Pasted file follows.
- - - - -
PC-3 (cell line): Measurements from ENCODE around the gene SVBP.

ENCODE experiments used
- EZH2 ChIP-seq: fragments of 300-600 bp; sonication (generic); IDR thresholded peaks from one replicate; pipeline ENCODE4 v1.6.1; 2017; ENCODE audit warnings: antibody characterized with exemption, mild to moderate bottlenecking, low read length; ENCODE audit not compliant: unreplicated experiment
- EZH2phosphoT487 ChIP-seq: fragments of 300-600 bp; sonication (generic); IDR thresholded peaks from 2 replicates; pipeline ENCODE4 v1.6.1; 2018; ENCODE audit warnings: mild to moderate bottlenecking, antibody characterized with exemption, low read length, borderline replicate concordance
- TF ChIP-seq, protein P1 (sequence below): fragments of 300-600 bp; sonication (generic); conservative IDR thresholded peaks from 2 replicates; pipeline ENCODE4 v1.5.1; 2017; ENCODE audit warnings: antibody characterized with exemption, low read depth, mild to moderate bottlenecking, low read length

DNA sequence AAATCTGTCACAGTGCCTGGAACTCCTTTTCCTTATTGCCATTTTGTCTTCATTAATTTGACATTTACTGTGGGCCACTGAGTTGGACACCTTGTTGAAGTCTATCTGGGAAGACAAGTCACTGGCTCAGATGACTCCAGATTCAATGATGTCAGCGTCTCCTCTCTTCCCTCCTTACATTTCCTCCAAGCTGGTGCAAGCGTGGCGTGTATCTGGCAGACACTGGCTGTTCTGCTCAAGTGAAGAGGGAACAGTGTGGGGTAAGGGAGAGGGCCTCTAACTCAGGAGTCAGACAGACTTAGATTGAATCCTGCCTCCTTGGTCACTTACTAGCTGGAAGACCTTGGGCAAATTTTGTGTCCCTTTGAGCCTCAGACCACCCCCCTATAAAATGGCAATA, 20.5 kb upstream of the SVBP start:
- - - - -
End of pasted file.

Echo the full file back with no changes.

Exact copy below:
PC-3 (cell line): Measurements from ENCODE around the gene SVBP.

ENCODE experiments used
- EZH2 ChIP-seq: fragments of 300-600 bp; sonication (generic); IDR thresholded peaks from one replicate; pipeline ENCODE4 v1.6.1; 2017; ENCODE audit warnings: antibody characterized with exemption, mild to moderate bottlenecking, low read length; ENCODE audit not compliant: unreplicated experiment
- EZH2phosphoT487 ChIP-seq: fragments of 300-600 bp; sonication (generic); IDR thresholded peaks from 2 replicates; pipeline ENCODE4 v1.6.1; 2018; ENCODE audit warnings: mild to moderate bottlenecking, antibody characterized with exemption, low read length, borderline replicate concordance
- TF ChIP-seq, protein P1 (sequence below): fragments of 300-600 bp; sonication (generic); conservative IDR thresholded peaks from 2 replicates; pipeline ENCODE4 v1.5.1; 2017; ENCODE audit warnings: antibody characterized with exemption, low read depth, mild to moderate bottlenecking, low read length

DNA sequence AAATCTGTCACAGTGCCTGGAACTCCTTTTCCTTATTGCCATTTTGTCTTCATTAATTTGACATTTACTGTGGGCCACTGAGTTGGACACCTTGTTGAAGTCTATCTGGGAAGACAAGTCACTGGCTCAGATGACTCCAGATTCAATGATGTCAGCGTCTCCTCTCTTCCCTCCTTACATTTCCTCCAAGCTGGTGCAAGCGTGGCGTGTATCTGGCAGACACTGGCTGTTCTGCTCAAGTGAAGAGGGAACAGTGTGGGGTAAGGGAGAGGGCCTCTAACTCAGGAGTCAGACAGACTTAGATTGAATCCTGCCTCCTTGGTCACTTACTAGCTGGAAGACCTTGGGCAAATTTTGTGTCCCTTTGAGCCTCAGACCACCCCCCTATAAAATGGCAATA, 20.5 kb upstream of the SVBP start: